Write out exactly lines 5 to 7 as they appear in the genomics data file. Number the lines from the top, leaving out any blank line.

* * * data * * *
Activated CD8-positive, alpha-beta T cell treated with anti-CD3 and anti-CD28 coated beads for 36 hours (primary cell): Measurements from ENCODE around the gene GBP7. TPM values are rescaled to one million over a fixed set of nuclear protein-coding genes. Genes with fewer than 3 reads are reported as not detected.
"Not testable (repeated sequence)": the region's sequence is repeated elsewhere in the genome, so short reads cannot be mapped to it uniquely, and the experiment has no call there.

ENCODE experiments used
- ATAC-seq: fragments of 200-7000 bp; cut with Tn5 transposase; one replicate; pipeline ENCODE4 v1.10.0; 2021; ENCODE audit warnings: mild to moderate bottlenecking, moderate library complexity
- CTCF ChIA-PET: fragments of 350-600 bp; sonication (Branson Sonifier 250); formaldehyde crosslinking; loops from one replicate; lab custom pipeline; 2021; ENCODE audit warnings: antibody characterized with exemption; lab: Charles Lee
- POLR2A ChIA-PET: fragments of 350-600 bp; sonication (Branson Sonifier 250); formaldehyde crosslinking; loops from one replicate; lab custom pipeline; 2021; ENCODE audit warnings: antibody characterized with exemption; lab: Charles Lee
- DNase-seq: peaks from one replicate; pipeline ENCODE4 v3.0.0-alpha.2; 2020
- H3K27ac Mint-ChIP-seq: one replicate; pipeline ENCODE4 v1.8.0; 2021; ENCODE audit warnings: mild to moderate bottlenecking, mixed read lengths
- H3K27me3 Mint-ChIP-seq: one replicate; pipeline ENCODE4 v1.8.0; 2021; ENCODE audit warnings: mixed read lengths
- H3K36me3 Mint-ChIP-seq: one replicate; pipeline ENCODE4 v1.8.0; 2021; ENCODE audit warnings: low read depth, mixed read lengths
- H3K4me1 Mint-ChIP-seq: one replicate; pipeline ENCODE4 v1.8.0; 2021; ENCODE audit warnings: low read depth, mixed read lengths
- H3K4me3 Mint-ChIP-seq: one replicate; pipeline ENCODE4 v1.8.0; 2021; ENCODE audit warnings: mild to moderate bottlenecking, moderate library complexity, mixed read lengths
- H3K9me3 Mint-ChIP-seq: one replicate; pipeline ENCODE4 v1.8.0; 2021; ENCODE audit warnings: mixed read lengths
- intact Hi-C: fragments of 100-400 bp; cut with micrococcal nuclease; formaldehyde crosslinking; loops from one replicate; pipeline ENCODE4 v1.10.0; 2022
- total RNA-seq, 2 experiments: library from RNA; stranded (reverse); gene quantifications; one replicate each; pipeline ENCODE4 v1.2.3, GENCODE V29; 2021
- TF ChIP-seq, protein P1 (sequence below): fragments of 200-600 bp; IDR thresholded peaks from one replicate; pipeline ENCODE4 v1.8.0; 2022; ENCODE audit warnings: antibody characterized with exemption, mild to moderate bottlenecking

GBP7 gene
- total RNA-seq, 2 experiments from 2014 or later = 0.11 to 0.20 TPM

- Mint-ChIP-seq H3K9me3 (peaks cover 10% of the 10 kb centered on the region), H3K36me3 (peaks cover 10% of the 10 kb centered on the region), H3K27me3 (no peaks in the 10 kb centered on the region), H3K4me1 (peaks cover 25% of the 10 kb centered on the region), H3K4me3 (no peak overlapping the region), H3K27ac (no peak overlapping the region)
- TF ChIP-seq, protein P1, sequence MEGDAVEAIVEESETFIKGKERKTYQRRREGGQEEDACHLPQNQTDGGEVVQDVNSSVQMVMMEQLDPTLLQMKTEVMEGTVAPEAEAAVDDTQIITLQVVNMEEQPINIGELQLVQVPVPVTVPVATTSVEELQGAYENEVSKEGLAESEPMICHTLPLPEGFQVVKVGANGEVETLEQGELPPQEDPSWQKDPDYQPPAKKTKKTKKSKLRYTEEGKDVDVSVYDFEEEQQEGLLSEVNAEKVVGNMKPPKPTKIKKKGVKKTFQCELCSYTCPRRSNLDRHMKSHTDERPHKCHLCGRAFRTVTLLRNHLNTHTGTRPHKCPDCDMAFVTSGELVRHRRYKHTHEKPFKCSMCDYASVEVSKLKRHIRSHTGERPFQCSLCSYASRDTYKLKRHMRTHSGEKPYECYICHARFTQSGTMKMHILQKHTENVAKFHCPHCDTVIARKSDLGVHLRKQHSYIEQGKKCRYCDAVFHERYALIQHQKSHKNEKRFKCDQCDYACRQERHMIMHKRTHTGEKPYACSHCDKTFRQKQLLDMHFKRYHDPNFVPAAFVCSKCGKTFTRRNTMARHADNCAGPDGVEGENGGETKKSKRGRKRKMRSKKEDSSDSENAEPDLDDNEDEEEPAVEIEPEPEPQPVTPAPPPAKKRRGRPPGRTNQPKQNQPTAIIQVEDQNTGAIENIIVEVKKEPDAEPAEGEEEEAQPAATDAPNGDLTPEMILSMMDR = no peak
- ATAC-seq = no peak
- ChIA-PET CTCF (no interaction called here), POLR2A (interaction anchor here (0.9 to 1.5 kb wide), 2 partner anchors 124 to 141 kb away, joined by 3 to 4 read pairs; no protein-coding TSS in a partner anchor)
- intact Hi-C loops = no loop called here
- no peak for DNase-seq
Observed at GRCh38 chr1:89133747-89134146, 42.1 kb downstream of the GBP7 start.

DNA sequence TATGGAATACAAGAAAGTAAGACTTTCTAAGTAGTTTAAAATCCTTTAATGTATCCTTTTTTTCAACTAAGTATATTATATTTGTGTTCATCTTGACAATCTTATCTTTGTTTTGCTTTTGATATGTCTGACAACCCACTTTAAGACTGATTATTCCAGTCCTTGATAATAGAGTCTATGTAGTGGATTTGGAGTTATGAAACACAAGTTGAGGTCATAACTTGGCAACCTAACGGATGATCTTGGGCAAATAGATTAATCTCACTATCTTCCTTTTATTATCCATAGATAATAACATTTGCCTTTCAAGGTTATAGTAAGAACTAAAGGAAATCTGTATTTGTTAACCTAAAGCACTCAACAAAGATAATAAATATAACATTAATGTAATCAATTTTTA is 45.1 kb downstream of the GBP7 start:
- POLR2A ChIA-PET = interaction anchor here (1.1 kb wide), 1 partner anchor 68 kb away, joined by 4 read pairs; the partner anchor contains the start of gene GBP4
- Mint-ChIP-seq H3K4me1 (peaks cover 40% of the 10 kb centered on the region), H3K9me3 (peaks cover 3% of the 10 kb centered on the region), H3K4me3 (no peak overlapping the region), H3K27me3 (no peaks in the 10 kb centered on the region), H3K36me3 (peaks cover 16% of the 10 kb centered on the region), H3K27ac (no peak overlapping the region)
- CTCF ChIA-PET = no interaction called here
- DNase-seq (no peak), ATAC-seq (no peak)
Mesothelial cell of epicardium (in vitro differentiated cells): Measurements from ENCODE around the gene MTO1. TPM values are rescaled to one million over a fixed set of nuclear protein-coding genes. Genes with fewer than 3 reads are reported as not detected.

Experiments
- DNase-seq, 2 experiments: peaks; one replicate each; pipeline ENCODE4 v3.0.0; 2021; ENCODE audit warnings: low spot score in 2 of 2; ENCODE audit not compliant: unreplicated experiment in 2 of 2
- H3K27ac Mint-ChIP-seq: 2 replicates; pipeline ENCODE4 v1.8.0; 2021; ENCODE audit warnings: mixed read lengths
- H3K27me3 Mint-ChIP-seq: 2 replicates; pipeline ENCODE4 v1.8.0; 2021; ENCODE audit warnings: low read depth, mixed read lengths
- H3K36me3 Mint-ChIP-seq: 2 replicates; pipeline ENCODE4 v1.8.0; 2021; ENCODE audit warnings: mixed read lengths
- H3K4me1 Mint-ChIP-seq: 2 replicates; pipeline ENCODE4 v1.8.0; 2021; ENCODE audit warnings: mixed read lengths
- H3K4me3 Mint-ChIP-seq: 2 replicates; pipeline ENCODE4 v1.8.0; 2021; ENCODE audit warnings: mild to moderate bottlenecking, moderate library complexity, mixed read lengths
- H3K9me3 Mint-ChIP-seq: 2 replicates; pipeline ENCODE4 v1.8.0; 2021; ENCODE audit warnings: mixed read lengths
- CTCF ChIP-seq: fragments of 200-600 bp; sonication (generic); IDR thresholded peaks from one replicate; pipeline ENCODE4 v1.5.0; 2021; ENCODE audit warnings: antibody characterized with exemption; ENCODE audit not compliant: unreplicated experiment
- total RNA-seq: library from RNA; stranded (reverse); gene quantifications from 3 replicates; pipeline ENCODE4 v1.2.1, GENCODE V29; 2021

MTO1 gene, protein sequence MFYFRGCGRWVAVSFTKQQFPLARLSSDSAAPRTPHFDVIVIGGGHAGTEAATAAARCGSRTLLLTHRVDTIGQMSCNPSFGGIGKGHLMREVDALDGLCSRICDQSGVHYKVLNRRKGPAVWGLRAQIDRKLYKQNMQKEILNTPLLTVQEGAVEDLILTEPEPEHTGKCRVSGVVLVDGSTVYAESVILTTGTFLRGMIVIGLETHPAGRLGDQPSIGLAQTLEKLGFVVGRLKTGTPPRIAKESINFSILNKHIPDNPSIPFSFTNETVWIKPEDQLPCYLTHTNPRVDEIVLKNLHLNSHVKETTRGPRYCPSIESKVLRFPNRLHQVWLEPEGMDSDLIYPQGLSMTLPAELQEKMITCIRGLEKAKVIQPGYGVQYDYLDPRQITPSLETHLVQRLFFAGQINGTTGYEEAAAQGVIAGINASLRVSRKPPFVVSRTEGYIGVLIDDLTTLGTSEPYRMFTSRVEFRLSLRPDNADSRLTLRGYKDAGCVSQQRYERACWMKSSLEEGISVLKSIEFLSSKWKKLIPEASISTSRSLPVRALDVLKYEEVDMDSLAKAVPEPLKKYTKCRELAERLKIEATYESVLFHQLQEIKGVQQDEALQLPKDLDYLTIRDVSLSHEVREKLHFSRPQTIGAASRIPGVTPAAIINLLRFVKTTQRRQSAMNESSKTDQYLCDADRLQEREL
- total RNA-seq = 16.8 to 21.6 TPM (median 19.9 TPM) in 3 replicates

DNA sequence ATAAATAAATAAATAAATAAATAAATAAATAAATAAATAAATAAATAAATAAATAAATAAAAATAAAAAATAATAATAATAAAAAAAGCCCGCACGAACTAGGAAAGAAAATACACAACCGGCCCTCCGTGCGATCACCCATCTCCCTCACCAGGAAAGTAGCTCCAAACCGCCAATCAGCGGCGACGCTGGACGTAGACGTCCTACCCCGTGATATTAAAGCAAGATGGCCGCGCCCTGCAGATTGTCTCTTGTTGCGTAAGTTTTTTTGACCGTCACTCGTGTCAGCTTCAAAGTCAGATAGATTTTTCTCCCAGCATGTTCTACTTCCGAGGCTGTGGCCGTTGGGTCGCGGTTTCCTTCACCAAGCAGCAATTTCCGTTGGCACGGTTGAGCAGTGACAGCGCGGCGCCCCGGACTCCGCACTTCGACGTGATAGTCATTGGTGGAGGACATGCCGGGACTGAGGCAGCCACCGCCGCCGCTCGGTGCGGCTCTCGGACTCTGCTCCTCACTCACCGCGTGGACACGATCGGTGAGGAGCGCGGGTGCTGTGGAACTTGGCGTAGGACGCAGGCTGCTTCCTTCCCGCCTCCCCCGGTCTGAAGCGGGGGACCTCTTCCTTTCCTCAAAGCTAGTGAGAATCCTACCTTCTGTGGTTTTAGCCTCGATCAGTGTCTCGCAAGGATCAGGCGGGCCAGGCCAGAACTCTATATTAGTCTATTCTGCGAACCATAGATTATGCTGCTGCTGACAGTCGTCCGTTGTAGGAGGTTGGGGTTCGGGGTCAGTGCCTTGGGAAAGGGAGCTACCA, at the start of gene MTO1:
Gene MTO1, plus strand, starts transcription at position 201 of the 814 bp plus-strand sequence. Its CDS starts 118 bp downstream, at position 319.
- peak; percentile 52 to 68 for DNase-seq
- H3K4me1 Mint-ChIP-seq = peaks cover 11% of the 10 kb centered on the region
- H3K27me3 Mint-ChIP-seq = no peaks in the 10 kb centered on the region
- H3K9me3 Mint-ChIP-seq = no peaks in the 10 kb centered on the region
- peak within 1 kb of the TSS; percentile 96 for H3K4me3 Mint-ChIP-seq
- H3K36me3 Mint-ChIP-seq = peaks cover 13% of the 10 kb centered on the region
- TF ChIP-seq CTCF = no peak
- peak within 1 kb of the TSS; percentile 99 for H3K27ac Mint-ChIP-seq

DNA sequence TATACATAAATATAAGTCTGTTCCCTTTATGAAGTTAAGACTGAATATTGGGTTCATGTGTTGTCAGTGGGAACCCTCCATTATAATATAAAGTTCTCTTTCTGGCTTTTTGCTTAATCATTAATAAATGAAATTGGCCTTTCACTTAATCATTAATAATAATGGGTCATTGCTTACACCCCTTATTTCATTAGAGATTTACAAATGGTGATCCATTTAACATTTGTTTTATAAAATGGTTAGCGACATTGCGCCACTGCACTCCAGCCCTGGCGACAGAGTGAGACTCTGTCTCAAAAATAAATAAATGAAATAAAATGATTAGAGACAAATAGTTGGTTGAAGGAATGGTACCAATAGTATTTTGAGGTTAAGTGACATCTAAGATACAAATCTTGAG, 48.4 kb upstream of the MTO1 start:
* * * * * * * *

- CTCF ChIA-PET: fragments of 350-600 bp; sonication (Branson Sonifier 250); formaldehyde crosslinking; loops from one replicate; lab custom pipeline; 2021; ENCODE audit warnings: antibody characterized with exemption; lab: Charles Lee
- POLR2A ChIA-PET: fragments of 350-600 bp; sonication (Branson Sonifier 250); formaldehyde crosslinking; loops from one replicate; lab custom pipeline; 2021; ENCODE audit warnings: antibody characterized with exemption; lab: Charles Lee
- DNase-seq: peaks from one replicate; pipeline ENCODE4 v3.0.0-alpha.2; 2020